At nine years old, my Yorkie was still not fully housetrained. Rule of thumb when entering the house: Never go barefoot. You never knew where a little wet surprise might be. Smaller breeds may be harder to housetrain, but we were also to blame. With the entire household gone from 8 a.m. to 5 p.m. from the beginning, little Jessy didn’t stand a chance. At one point, we even tried doggie diapers. But she was too slick for that — she easily slithered her way out of them.
If you’re thinking of getting a puppy but aren’t quite sure if you have the patience and time to housetrain, read on. I sought the help of some experts. No dog should be trained without his owner, but a few helping hands along the way isn’t bad either. Here are some tips:
“For stubborn dogs, you may want to invest in a door bell, such as the Potty Time Chime, as it will provide your dog a tool where he can make it very clear to you that he needs to go out,” says Lina Eklof, Petco’s National Dog Training Lead.
“A lot of people get frustrated when their puppies go outside and get distracted and want to play,” says veterinarian Cathy Alinovi. “Usually we have something better to do than to wait for the puppy to go to the bathroom. Be patient, and consider that this is when mama dog would lick the puppy’s bottom to get them to the go to the bathroom.” She recommends wiping the bottom of your dog with a warm wet washcloth to trigger the instinct.
Pee pads are a successful route to take for most dogs, but when you’ve got a stubborn pooch, she may need a positive reinforcement. Enter the Train ’n Praise Potty Training System. The kit includes two pieces — a replaceable moisture-detection pee pad and a treat dispenser. Whenever the pad detects moisture (when your little guy does No. 1 or No. 2), a wireless signal is sent to the treat dispenser so the dog is always rewarded. Imagine that, training your dog while you’re at work.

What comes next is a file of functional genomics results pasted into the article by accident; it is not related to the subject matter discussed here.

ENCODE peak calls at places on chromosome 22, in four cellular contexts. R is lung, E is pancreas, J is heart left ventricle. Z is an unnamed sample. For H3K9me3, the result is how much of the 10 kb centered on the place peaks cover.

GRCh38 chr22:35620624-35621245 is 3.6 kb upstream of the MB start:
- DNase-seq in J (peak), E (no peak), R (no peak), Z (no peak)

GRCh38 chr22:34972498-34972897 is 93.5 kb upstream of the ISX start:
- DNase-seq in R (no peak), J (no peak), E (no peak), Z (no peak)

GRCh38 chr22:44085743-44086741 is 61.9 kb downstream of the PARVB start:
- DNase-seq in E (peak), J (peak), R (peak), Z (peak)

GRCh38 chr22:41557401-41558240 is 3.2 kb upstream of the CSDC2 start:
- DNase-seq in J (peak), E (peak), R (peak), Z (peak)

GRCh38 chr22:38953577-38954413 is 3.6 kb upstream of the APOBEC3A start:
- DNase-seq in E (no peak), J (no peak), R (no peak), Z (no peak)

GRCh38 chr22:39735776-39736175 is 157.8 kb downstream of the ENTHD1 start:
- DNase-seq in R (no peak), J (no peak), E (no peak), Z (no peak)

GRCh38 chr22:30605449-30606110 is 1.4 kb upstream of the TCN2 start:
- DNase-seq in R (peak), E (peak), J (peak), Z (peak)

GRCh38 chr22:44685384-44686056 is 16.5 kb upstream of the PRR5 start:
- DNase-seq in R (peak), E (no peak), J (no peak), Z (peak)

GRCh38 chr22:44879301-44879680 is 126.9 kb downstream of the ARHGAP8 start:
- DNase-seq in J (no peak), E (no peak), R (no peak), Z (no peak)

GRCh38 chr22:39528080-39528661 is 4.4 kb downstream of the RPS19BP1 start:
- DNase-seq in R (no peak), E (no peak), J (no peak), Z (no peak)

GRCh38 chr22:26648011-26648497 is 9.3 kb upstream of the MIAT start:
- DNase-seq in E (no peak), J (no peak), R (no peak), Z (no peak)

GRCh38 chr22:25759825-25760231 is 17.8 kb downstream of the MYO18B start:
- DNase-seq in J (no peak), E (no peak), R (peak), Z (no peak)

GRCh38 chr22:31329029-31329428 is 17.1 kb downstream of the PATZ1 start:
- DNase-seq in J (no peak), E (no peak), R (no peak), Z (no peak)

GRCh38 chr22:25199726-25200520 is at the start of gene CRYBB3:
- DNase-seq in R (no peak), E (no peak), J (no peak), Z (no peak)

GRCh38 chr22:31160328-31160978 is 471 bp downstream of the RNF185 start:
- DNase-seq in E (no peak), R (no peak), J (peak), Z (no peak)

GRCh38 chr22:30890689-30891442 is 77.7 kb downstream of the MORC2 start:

For dog owners who spend much of their time away from home, using a litter box may not sound that crazy. It’s similar to crate training; the dog is allotted a limited space for sleeping, eating and the tray. “It is only through repetition and positive reinforcement that the puppy begins to understand the connection between ‘potty’ and the litter tray,” says Jane Wasley, the Puppy Go Potty brand manager.
“To expedite this connection, it is important to establish a regular feeding and watering schedule. By monitoring the feeding and watering, you can quickly become attuned to your puppy’s potty frequency and behavior. This will help you know the most likely times to place the puppy in the tray.”
“Many training plans are effective if they are well thought out and consistent,” says veterinarian Kathryn Primm. “I like the ‘umbilical cord’ method where I tie the puppy to my belt loop when I am busy or distracted, so that if she goes sniffing and exploring I can feel the tug. Anytime this was not possible, she stayed in her crate to utilize her natural desire to not soil her den.”
If you encounter a problem similar to that of my full-grown Yorkie, who was still not housetrained at nine years old, Primm offers some advice.
“Older dogs with elimination problems should be thoroughly worked up by a vet to rule out medical causes. Nothing damages a human-animal bond like inappropriate elimination. Once the medical causes have been ruled out, the same rebuilding of good habits will work on an older dog. The idea is to maximize their natural tendency to not soil their den and gradually increase the trusted area until the ‘den’ is the whole house.”
Did you have trouble housetraining your dog? How did you succeed? Tell us your secrets in the comments!
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